Dartmouth, MA

From


OUR COUNTY AND ITS PEOPLE


A

DESCRIPTIVE AND BIOGRAPHICAL RECORD OF

BRISTOL COUNTY
MASSACHUSETTS


PREPARED AND PUBLISHED UNDER THE AUSPICES OF

THE
FALL RIVER NEWS

AND

THE
TAUNTON GAZETTE

WITH THE ASSISTANCE OF
HON. ALANSON BORDEN
OF NEW BEDFORD


THE BOSTON HISTORY COMPANY, PUBLISHERS
1899

Retyped for the web by Stephanie Anderson


Dartmouth. - This town was formed from so-called "common land" on June 8, 1664, and included the territory called Acushena, Ponagansett and Coakset. The bounds of the town were defined June 3, 1668. From this territory New Bedford was set off February 23, 1787, Westport July 2, 1787; New Bedford then included what are now Fairhaven and Acushnet. In February a small part of Dartmouth was annexed to Westport, and another tract was likewise set off March 4, 1805. On March 20, 1845, a tract was annexed to New Bedford, and another on May 3, 1888. Dartmouth is bounded on the north by Fall Reiver and Freetown, on the east by New Bedford and Buzzard's Bay, on the south by Buzzard's Bay, and on the west by Westport. It has four post-offices, viz., Dartmouth, North Darthmouth, South Dartmouth, and Nonquitt. There have been post-offices in the past at Aponagansett and Hicksville, but they were closed. The population of the town by the census of 1895 is 3,107; the number of legal voters in that year was 811, and the number of registered voters in 1897 was 713. Darthmouth forms a part of Congressional District No. 13, and constitutes the Third Bristol Senatorial District No. 13, and constitutes the Third Bristol Senatorial District and the Sixth Representative District.

Russell's Mills (Dartmouth P. O.) is a hamlet in the southern part of the town, containing a grist mill known as the Allen Howland Mill, a saw mill, a store, a blacksmith and a wheelwright shop. Mills have been in existence here from the very early history of the town. A Christain Church is maintained here.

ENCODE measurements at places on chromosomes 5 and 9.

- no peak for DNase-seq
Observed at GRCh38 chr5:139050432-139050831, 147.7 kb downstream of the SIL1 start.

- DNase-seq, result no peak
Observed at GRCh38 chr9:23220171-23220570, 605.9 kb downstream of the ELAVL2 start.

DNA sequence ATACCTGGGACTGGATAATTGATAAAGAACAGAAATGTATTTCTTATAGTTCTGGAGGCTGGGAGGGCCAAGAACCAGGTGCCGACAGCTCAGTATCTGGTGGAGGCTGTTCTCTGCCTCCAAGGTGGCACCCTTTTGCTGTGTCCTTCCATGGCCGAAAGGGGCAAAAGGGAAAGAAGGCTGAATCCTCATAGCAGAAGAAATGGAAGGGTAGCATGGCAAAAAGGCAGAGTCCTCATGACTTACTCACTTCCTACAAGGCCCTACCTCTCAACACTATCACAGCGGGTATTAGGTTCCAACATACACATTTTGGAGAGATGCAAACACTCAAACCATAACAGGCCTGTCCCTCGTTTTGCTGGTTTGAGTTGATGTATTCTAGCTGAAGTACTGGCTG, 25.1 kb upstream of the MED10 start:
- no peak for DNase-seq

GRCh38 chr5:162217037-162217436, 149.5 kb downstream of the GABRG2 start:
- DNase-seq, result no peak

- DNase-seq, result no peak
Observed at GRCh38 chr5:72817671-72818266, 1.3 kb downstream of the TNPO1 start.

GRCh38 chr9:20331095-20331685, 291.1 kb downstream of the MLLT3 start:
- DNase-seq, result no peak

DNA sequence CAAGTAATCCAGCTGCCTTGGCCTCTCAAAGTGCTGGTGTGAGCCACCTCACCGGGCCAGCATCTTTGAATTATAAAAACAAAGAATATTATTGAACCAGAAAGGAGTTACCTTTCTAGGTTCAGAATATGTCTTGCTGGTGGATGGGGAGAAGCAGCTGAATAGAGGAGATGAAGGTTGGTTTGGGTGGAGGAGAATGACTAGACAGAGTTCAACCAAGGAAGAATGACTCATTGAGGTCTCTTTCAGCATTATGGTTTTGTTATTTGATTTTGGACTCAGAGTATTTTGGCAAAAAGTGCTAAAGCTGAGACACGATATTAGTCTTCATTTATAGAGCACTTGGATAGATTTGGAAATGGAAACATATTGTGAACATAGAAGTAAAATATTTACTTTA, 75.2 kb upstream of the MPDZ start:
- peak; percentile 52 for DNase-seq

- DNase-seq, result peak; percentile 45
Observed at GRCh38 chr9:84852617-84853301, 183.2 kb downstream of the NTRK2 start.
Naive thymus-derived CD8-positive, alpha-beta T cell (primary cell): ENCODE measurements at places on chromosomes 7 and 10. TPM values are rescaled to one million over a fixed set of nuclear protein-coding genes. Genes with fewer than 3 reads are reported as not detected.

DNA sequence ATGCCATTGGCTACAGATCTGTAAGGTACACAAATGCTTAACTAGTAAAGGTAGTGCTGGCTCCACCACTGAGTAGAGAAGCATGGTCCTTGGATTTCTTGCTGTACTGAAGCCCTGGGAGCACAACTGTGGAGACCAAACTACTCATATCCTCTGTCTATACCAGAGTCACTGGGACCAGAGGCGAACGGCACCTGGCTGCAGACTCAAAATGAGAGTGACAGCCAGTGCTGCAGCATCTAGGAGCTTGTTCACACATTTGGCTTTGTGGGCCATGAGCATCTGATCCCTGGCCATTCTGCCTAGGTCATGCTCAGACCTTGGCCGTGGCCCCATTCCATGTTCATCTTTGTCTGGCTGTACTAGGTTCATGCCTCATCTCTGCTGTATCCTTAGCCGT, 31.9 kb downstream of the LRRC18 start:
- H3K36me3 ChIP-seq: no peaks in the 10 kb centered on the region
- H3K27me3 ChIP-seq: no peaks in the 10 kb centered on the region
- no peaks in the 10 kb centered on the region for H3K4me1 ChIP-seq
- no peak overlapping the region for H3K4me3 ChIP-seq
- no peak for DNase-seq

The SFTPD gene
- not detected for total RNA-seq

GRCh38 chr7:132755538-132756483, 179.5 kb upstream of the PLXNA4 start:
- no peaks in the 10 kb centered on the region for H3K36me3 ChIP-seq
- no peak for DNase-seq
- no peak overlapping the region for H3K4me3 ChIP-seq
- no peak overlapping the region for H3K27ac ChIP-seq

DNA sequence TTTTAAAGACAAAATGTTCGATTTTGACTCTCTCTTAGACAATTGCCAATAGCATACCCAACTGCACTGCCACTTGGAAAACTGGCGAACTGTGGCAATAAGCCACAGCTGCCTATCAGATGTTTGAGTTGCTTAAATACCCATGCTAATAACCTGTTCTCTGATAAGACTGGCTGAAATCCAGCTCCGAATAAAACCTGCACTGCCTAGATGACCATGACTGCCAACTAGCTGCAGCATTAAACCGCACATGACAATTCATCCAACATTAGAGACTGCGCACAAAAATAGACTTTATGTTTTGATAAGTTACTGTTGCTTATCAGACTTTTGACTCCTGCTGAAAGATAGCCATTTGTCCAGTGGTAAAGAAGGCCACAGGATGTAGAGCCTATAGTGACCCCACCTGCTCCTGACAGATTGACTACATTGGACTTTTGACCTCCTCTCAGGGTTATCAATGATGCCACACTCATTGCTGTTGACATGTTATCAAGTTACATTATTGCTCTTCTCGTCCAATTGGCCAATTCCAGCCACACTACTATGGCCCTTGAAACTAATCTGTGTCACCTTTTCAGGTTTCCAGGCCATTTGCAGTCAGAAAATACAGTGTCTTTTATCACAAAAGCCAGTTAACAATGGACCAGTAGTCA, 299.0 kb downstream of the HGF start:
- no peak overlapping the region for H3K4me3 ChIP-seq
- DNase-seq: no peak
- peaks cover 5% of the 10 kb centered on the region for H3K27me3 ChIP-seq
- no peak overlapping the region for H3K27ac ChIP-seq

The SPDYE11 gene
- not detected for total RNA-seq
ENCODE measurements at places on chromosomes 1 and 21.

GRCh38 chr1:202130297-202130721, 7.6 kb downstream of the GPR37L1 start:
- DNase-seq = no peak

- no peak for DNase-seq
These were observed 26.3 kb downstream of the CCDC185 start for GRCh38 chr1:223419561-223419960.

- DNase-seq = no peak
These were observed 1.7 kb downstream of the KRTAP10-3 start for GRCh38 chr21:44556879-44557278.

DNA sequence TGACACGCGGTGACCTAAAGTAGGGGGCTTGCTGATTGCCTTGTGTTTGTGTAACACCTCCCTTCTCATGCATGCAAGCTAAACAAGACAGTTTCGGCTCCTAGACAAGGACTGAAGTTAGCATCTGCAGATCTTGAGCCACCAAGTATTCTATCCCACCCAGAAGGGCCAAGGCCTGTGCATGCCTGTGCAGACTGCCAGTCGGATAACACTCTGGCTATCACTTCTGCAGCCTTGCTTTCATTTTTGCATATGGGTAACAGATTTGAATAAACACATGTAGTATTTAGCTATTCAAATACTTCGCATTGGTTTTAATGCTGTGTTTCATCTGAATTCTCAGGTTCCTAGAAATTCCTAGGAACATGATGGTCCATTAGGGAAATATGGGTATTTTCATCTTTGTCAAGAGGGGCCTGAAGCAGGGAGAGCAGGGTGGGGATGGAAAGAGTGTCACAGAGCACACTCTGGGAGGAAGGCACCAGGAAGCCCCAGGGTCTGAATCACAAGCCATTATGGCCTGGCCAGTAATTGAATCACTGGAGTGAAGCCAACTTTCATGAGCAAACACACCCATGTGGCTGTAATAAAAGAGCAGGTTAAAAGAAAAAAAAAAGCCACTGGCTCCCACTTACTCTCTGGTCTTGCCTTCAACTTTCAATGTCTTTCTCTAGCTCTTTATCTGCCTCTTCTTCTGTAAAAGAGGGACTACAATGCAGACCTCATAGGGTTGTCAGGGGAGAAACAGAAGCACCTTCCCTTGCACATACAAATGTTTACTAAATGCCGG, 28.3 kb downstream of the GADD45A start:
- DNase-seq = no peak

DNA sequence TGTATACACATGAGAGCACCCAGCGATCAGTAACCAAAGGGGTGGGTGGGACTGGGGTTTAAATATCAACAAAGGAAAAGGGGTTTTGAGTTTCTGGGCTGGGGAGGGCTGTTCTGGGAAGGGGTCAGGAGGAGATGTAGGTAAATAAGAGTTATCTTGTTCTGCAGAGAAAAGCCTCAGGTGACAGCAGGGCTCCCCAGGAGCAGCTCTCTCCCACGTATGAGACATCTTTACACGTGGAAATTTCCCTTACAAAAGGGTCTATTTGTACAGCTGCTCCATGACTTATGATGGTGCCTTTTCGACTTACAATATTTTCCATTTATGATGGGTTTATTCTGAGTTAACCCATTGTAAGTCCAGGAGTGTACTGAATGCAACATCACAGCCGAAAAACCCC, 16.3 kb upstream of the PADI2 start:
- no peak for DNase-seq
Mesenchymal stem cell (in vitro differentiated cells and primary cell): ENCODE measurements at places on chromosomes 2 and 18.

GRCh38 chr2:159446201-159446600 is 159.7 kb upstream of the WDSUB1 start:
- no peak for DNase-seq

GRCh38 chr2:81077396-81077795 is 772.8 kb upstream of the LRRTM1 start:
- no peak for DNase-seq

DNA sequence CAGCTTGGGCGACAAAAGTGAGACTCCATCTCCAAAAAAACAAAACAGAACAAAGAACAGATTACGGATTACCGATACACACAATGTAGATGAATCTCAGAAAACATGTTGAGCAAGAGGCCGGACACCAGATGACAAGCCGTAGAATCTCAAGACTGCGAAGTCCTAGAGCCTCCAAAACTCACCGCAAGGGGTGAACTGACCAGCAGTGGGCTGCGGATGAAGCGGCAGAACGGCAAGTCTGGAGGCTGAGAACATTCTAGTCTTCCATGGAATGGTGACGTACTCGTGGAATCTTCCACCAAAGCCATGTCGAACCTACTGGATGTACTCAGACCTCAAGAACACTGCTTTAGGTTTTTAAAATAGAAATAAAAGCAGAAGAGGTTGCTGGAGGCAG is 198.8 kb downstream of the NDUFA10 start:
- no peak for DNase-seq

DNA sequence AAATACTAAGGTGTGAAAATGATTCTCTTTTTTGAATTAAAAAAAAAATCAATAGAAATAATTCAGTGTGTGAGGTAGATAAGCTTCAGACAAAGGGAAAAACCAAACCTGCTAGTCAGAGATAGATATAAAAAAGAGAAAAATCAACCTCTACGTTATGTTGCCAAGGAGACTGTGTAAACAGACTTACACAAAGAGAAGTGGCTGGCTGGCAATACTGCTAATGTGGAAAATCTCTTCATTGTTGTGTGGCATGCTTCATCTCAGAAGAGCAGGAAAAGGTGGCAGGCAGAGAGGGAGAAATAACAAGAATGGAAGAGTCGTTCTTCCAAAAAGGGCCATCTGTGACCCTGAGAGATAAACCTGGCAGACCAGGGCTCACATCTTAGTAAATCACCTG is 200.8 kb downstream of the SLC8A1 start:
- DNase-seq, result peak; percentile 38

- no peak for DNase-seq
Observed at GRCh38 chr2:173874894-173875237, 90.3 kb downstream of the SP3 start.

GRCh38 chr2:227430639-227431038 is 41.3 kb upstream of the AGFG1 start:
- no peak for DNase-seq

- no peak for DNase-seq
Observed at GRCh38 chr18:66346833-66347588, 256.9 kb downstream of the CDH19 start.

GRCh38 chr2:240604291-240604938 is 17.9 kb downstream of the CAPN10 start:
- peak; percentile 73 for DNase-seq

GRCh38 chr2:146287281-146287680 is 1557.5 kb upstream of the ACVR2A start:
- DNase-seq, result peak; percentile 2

Padanaram (South Dartmouth P. O.) is a small village situated in the southeastern part of Dartmouth on Aponagansett harbor. It has a population of 410, and contains two stores, salt workson either side of the river, one conducted by Nathaniel Howland, the other by Myron Potter, a Methodist church, a Christian, and formerly a Baptist church, a hotel, and a wheelwright shops. A Free Public Library is maintained, for which John Southworth donated $5,000 for a stone building and $3,000 for books. This was a point of considerable shipbuilding in early years; many vessels sailed from here and various industries were carried on. Capt. Jireh Sherman was an old-time merchant here. In recent years this has become a popular summer resort and is now connected with New Bedford by electric cars.

Smith's Mills (North Dartmouth P. O.) is a hamlet centrally located in the town, on the electric railroad between New Bedford and Fall River. It has a population of 285. It was one of the earliest settled points in this region. Former merchants were William and John Cummings, who also owned the mills, Hiram Whalon and Abner P. Barker. The place now contains two stores, a grist mill and saw mill, two blacksmiths and two wheelwrights, a Christian Baptist and a Quaker church.

Nonquitt is a hamlet and post-office situated on Buzzard's Bay in the extreme southeastern part of the town. In recent years it has attained considerable popularity as a summer resort and a large hotel was erected, which was burned and has not been rebuilt.

Hixville is a small settlement int the northern part of the town. A post-office was formerly maintained, but it has been abandoned. It contains a Christian church, a saw mill and blacksmith shop.

Aponagansett is a small hamlet at the head of the river and harbor of that name, in the southern part of the town. It has no business interests of account. A Quaker church is located here. Each of the hamlets named above has a school near at hand.

The town of Dartmouth is almost wholly an agricultural district, the mercantile and manufacturing interests being lest than they were many years ago. The farmers produce considerable milk for the New Bedford market and mixed farming is followed. Among prominent farmers of the town may be mentioned Andrew H. King, Silas Faunce, Warren Seabury, George Hicks, Pardon Brownell, William Davis, Zachariah Spooner, James E. and Henry T. Allen, John O. Slocum and Edward Cook.

The southern section of this town, bordering on Buzzard's Bay, has become a desirable location for summer residents, and at Bay View, Nonquitt near Padanaram, and at Saltus Point at the lower end of the Smith's Neck, many cottages have been erected.

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